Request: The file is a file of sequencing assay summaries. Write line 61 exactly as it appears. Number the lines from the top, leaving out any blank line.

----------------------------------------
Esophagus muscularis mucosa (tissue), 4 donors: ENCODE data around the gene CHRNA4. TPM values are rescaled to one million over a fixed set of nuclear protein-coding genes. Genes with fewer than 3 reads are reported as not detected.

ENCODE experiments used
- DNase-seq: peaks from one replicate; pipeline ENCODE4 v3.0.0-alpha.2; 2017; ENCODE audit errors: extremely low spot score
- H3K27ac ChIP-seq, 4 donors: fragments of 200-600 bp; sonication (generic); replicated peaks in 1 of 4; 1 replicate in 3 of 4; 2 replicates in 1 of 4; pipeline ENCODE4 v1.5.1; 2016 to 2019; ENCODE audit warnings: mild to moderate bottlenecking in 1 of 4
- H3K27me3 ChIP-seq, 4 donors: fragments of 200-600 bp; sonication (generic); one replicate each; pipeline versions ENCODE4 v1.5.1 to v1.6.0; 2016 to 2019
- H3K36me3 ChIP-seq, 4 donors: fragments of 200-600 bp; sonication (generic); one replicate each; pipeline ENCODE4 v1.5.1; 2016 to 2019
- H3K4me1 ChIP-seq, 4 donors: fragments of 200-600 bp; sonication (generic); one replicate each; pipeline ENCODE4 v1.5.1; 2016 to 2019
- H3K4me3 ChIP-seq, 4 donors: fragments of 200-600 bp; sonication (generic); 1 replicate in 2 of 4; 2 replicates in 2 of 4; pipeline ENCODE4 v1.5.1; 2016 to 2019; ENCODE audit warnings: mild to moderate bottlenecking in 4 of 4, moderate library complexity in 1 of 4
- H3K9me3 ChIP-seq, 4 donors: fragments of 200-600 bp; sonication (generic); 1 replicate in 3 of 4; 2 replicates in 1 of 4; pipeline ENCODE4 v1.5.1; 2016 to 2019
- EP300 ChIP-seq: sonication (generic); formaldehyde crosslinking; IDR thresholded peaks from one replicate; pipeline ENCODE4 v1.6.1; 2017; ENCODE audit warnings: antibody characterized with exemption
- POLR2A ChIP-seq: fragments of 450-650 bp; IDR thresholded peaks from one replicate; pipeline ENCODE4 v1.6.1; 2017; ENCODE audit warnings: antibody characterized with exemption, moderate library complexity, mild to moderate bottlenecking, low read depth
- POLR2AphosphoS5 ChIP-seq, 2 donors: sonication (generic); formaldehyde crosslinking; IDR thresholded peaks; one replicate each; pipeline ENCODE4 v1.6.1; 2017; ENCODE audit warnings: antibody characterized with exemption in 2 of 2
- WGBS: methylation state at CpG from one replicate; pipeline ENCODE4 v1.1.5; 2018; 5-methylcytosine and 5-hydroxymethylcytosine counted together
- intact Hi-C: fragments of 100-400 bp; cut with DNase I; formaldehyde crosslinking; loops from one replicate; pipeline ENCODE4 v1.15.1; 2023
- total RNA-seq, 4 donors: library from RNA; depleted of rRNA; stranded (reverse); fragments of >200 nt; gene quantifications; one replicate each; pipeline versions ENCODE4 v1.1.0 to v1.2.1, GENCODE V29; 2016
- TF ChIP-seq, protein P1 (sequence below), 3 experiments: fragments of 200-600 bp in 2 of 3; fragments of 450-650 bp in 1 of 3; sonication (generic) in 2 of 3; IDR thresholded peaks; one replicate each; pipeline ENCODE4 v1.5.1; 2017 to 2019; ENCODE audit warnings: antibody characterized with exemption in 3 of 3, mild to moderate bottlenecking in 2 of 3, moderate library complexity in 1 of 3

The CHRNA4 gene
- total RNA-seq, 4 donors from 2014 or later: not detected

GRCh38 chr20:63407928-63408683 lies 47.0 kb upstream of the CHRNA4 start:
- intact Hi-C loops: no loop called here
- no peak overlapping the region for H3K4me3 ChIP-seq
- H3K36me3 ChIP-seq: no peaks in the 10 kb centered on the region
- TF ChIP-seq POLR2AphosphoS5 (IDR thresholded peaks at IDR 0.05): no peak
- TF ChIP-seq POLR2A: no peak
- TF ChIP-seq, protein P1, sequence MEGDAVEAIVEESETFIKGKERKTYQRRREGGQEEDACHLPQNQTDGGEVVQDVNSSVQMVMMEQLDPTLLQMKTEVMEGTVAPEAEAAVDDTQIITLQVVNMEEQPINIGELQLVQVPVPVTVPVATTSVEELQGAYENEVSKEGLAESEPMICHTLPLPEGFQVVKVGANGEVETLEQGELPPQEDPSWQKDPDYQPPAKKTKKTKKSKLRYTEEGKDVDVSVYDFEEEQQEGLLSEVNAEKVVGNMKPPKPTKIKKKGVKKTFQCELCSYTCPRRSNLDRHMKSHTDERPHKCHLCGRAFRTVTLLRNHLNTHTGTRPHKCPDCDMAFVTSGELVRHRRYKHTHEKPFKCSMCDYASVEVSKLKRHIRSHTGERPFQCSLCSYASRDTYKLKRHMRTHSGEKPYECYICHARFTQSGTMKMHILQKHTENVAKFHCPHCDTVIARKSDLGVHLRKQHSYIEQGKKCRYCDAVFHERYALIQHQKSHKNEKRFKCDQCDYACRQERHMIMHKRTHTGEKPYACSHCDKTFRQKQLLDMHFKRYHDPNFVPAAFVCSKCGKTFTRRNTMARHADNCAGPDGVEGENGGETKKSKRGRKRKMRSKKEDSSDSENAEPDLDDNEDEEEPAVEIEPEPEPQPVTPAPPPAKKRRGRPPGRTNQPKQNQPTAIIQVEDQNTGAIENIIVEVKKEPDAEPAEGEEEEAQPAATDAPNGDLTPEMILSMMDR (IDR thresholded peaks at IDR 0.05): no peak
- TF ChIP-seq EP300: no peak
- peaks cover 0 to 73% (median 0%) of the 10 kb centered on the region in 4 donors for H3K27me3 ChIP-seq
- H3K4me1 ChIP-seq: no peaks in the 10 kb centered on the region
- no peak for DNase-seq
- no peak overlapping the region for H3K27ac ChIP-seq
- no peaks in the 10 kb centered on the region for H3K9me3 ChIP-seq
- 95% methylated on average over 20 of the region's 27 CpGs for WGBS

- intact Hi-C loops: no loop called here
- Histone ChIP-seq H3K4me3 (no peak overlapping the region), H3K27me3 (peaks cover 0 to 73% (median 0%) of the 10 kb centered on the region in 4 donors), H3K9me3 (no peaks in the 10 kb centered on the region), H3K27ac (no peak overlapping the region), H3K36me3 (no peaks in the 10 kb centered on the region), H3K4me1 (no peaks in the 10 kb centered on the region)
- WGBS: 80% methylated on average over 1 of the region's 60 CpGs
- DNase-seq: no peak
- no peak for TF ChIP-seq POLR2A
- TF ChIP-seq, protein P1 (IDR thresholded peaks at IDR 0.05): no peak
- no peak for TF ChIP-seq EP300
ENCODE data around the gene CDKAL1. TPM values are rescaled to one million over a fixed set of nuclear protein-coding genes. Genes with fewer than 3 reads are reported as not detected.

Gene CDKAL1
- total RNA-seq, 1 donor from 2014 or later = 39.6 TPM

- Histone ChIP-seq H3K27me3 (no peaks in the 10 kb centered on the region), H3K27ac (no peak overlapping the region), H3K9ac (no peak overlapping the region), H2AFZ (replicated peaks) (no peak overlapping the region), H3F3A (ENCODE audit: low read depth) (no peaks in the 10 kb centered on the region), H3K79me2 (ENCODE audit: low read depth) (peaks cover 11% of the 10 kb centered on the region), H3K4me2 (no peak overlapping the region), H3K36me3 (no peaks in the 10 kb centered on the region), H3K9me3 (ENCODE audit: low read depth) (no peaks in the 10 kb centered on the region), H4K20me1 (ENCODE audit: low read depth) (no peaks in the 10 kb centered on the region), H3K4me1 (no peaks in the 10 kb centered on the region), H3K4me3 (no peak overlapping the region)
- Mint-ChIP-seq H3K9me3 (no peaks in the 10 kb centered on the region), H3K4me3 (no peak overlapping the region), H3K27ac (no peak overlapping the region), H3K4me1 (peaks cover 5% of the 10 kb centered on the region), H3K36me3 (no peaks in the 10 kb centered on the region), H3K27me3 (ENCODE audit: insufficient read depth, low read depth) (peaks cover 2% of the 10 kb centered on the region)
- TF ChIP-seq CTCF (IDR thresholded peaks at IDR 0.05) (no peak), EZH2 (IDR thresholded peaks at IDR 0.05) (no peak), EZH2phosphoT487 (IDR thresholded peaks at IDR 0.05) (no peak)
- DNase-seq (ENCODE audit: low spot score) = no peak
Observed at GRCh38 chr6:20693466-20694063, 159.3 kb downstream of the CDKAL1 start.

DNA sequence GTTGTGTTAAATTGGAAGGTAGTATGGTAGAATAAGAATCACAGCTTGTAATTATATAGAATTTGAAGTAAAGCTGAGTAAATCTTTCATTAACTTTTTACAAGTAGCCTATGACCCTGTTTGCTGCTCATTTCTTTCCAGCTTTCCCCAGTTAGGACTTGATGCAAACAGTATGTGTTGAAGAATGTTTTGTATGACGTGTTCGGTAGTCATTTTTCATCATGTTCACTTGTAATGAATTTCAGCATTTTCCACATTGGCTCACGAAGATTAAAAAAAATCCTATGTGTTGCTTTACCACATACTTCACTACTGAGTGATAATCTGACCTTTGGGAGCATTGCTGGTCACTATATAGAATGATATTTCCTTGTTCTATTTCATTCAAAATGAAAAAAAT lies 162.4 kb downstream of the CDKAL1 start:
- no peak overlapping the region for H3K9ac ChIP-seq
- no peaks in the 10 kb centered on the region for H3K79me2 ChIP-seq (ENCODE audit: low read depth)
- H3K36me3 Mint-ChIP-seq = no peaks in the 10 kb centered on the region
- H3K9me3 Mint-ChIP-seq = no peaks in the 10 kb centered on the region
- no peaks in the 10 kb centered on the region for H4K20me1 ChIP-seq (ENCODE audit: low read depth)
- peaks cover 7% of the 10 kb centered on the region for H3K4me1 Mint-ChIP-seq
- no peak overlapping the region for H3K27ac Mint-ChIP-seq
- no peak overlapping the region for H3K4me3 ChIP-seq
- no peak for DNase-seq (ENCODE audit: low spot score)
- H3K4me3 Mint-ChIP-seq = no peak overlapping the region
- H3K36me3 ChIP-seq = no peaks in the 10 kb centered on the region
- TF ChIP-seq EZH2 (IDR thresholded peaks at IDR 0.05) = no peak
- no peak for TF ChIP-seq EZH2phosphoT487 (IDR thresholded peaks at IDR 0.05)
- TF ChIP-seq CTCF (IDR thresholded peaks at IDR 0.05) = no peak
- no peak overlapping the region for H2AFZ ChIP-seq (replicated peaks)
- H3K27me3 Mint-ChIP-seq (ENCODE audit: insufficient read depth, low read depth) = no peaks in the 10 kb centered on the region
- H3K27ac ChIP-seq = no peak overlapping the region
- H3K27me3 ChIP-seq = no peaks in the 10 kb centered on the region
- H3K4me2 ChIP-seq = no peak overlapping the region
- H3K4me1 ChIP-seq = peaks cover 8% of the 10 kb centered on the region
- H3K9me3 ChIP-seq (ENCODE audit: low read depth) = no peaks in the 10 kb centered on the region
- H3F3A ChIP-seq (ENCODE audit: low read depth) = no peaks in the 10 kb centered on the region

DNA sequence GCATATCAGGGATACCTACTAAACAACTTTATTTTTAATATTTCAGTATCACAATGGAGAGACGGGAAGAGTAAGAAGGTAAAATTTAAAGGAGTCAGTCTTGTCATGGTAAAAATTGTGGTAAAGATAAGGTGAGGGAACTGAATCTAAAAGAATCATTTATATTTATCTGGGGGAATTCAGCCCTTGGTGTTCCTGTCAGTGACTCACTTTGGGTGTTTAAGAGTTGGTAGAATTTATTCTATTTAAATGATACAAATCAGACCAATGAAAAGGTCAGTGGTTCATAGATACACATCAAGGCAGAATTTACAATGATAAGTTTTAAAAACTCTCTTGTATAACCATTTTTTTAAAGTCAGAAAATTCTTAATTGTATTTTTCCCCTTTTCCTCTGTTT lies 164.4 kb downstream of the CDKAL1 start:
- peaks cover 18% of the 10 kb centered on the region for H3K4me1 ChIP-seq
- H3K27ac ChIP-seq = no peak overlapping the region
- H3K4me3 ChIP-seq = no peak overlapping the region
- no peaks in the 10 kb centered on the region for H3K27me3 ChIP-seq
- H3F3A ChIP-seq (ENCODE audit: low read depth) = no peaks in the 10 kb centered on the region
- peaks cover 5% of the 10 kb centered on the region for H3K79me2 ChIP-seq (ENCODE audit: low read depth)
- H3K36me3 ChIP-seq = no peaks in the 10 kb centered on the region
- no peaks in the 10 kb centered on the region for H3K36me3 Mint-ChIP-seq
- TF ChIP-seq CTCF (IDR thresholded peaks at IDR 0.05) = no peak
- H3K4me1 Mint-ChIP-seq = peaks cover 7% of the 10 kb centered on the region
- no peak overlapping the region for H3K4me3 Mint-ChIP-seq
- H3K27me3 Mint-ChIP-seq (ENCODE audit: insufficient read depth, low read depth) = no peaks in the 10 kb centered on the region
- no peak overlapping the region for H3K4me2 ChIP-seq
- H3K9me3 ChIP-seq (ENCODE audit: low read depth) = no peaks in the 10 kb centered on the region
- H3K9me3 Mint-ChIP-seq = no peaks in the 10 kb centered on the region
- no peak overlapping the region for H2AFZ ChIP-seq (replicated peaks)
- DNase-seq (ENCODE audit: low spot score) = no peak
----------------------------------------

- no peak for TF ChIP-seq EZH2phosphoT487 (IDR thresholded peaks at IDR 0.05)